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  • What Happens When The Shopper Can’t Tell

    What more can retailers do to inflict visual pain upon their customers?

    Over the last three Christmas shopping seasons more and more shoppers see less and less Christmas decorations in stores. Now, 37% of holiday shoppers noticed less Christmas decorations in their favorite stores and one third of those shoppers said it made them want to buy less! As I speak with store executives who oversee store display, they tell me their budgets are cut more year after year.

    Even my 8-year-old daughter said to me, “This can’t be Macy’s dad, I just saw Macy’s in Miracle on 34th Street.” I said, “You know, you’re right, let’s leave!” When my 8-year-old daughter notices the lack of Christmas decorations, it’s time to say, “Hey, wake up before you lose her too.”

    What has happened to retail being a theatre of the mind challenging customers to imagine what they could have? Have earnings become so pre-dominant that making the store look like a winter wonderland is no longer important? To whom is it not important? To the shareholders who will someday see lower earnings as disappointed shoppers don’t come back this year to shop?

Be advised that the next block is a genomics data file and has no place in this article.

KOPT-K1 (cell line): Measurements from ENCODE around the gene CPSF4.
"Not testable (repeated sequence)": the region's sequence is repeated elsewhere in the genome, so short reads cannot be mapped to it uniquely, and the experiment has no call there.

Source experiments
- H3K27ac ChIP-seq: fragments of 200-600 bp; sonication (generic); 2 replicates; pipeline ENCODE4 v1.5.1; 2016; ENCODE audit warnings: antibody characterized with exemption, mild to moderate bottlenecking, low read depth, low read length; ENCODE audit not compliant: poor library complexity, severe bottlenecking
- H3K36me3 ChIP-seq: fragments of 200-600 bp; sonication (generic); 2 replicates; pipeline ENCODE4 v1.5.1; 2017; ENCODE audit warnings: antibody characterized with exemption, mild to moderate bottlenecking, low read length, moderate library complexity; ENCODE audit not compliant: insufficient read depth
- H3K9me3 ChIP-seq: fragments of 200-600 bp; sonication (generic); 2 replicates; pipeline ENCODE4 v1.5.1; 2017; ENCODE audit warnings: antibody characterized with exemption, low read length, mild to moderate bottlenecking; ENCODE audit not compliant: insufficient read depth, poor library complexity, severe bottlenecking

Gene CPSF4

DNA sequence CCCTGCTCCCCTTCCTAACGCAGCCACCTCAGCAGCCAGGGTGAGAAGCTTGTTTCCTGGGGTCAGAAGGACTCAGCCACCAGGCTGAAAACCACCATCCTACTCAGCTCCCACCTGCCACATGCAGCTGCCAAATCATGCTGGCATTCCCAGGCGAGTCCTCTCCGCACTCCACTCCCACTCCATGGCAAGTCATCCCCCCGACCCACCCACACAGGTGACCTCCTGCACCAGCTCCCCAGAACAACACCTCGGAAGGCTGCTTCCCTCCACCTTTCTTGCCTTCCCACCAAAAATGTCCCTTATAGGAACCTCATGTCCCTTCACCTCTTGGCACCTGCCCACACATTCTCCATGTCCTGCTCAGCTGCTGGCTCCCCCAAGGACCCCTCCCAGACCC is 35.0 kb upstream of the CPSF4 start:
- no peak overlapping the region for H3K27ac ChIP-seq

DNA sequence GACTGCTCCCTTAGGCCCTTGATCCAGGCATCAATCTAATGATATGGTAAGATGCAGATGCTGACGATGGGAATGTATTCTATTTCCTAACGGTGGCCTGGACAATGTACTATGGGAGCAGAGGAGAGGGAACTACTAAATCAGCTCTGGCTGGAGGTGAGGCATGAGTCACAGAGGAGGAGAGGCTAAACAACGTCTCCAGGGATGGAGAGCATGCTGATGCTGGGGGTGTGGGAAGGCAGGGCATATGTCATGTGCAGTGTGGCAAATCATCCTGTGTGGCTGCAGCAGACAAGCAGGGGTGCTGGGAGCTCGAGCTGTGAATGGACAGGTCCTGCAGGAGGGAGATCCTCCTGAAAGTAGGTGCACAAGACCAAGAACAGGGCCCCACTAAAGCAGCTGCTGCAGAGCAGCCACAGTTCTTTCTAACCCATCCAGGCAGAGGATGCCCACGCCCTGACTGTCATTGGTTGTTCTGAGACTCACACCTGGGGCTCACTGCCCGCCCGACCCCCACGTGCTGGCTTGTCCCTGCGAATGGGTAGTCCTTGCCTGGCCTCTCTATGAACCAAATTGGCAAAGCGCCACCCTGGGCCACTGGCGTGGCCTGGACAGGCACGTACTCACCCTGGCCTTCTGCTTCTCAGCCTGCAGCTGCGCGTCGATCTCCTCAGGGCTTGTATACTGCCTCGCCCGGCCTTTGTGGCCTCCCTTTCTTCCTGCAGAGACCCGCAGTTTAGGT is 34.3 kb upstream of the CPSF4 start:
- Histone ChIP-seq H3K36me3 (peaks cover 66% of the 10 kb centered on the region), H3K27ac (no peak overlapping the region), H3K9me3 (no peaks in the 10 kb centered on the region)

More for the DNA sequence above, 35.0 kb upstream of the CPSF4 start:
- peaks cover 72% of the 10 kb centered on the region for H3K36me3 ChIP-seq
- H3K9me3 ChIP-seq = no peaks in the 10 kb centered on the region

It is one thing to take Merry Christmas out of the store greeting and make employees say Happy Holidays instead. But it’s another to reduce Christmas decorations to such a minimum that you would not know it was Christmas except for limited Christmas decorations on sale. We have taken Santa Claus out of the retail stores and made him pitch his tent in the center of the mall where he is more concerned about getting his picture taken (for a fee) with your children than to find out what they want to get for Christmas. Isn’t it amazing how many stores dropped their toy departments after Santa was sent to the mall rather than maintaining his North Pole area in the store.

    Retail stores are making the biggest marketing mistakes of their corporate lives by yielding to the mall and letting the mall create the impressive Christmas displays. This coming year retailers may not feel the full wrath of shoppers over the lack of Christmas decorations, but in the last 3 years the number of shoppers who have noticed diminished store displays has risen from 8% to 17% to 37%. When that number reaches 51% you will find out what happens when a majority of America gets upset.

    So when consumers can’t tell it’s Christmas, how much business will you do in your store? I can answer that question with this certainty. MUCH LESS.